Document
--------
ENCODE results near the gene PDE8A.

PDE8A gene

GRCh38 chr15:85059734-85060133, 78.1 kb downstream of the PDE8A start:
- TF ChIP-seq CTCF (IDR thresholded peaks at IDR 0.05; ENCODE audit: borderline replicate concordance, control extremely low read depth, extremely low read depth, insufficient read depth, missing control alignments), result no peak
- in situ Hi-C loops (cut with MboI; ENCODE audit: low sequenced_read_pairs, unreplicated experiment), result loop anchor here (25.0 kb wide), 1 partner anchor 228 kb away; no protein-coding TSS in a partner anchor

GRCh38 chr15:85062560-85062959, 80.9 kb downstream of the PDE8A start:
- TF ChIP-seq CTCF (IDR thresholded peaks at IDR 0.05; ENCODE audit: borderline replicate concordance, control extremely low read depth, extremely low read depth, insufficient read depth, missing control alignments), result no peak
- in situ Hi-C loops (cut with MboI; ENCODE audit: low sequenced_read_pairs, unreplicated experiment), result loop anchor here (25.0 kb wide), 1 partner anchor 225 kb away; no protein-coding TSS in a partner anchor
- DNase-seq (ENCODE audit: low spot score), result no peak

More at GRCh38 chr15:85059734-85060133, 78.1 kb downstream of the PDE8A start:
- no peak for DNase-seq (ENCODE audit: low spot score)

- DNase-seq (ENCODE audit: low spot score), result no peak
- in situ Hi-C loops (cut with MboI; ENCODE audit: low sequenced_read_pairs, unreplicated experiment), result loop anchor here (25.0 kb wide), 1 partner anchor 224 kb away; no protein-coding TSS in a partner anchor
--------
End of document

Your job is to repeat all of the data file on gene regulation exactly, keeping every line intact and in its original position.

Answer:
ENCODE results near the gene PDE8A.

PDE8A gene

GRCh38 chr15:85059734-85060133, 78.1 kb downstream of the PDE8A start:
- TF ChIP-seq CTCF (IDR thresholded peaks at IDR 0.05; ENCODE audit: borderline replicate concordance, control extremely low read depth, extremely low read depth, insufficient read depth, missing control alignments), result no peak
- in situ Hi-C loops (cut with MboI; ENCODE audit: low sequenced_read_pairs, unreplicated experiment), result loop anchor here (25.0 kb wide), 1 partner anchor 228 kb away; no protein-coding TSS in a partner anchor

GRCh38 chr15:85062560-85062959, 80.9 kb downstream of the PDE8A start:
- TF ChIP-seq CTCF (IDR thresholded peaks at IDR 0.05; ENCODE audit: borderline replicate concordance, control extremely low read depth, extremely low read depth, insufficient read depth, missing control alignments), result no peak
- in situ Hi-C loops (cut with MboI; ENCODE audit: low sequenced_read_pairs, unreplicated experiment), result loop anchor here (25.0 kb wide), 1 partner anchor 225 kb away; no protein-coding TSS in a partner anchor
- DNase-seq (ENCODE audit: low spot score), result no peak

More at GRCh38 chr15:85059734-85060133, 78.1 kb downstream of the PDE8A start:
- no peak for DNase-seq (ENCODE audit: low spot score)

- DNase-seq (ENCODE audit: low spot score), result no peak
- in situ Hi-C loops (cut with MboI; ENCODE audit: low sequenced_read_pairs, unreplicated experiment), result loop anchor here (25.0 kb wide), 1 partner anchor 224 kb away; no protein-coding TSS in a partner anchor